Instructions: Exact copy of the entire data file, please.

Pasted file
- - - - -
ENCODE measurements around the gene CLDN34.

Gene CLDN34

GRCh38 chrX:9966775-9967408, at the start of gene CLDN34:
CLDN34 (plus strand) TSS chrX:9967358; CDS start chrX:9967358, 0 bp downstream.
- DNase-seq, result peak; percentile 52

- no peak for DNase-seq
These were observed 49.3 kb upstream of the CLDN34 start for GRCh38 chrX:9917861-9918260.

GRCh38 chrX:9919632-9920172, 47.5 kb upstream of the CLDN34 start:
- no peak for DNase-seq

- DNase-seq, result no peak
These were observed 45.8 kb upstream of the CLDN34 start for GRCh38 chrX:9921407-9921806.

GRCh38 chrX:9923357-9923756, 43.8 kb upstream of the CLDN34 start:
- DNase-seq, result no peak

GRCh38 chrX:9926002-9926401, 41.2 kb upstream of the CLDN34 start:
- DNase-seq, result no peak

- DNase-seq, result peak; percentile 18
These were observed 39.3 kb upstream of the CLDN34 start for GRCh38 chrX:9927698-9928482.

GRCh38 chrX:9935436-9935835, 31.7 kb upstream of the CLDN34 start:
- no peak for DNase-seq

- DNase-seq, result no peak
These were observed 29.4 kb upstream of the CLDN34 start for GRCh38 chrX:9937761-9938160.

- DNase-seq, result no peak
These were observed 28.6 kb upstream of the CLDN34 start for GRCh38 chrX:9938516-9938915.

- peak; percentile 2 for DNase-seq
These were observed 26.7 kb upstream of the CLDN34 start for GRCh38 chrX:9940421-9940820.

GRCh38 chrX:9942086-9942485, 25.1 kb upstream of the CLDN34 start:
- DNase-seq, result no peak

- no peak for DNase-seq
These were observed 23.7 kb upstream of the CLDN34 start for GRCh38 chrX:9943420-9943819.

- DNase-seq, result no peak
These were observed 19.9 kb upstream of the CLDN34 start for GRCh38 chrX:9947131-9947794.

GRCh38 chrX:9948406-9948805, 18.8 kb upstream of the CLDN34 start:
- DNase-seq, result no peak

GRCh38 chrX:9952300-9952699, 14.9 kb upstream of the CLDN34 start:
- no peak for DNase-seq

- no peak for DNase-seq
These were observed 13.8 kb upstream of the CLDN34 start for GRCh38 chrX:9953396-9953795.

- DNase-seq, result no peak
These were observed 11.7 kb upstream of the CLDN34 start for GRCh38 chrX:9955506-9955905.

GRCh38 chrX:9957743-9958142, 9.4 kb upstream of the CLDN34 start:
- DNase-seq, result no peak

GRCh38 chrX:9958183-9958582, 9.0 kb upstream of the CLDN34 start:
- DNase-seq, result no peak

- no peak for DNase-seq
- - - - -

ENCODE measurements around the gene CLDN34.

Gene CLDN34

GRCh38 chrX:9966775-9967408, at the start of gene CLDN34:
CLDN34 (plus strand) TSS chrX:9967358; CDS start chrX:9967358, 0 bp downstream.
- DNase-seq, result peak; percentile 52

- no peak for DNase-seq
These were observed 49.3 kb upstream of the CLDN34 start for GRCh38 chrX:9917861-9918260.

GRCh38 chrX:9919632-9920172, 47.5 kb upstream of the CLDN34 start:
- no peak for DNase-seq

- DNase-seq, result no peak
These were observed 45.8 kb upstream of the CLDN34 start for GRCh38 chrX:9921407-9921806.

GRCh38 chrX:9923357-9923756, 43.8 kb upstream of the CLDN34 start:
- DNase-seq, result no peak

GRCh38 chrX:9926002-9926401, 41.2 kb upstream of the CLDN34 start:
- DNase-seq, result no peak

- DNase-seq, result peak; percentile 18
These were observed 39.3 kb upstream of the CLDN34 start for GRCh38 chrX:9927698-9928482.

GRCh38 chrX:9935436-9935835, 31.7 kb upstream of the CLDN34 start:
- no peak for DNase-seq

- DNase-seq, result no peak
These were observed 29.4 kb upstream of the CLDN34 start for GRCh38 chrX:9937761-9938160.

- DNase-seq, result no peak
These were observed 28.6 kb upstream of the CLDN34 start for GRCh38 chrX:9938516-9938915.

- peak; percentile 2 for DNase-seq
These were observed 26.7 kb upstream of the CLDN34 start for GRCh38 chrX:9940421-9940820.

GRCh38 chrX:9942086-9942485, 25.1 kb upstream of the CLDN34 start:
- DNase-seq, result no peak

- no peak for DNase-seq
These were observed 23.7 kb upstream of the CLDN34 start for GRCh38 chrX:9943420-9943819.

- DNase-seq, result no peak
These were observed 19.9 kb upstream of the CLDN34 start for GRCh38 chrX:9947131-9947794.

GRCh38 chrX:9948406-9948805, 18.8 kb upstream of the CLDN34 start:
- DNase-seq, result no peak

GRCh38 chrX:9952300-9952699, 14.9 kb upstream of the CLDN34 start:
- no peak for DNase-seq

- no peak for DNase-seq
These were observed 13.8 kb upstream of the CLDN34 start for GRCh38 chrX:9953396-9953795.

- DNase-seq, result no peak
These were observed 11.7 kb upstream of the CLDN34 start for GRCh38 chrX:9955506-9955905.

GRCh38 chrX:9957743-9958142, 9.4 kb upstream of the CLDN34 start:
- DNase-seq, result no peak

GRCh38 chrX:9958183-9958582, 9.0 kb upstream of the CLDN34 start:
- DNase-seq, result no peak

- no peak for DNase-seq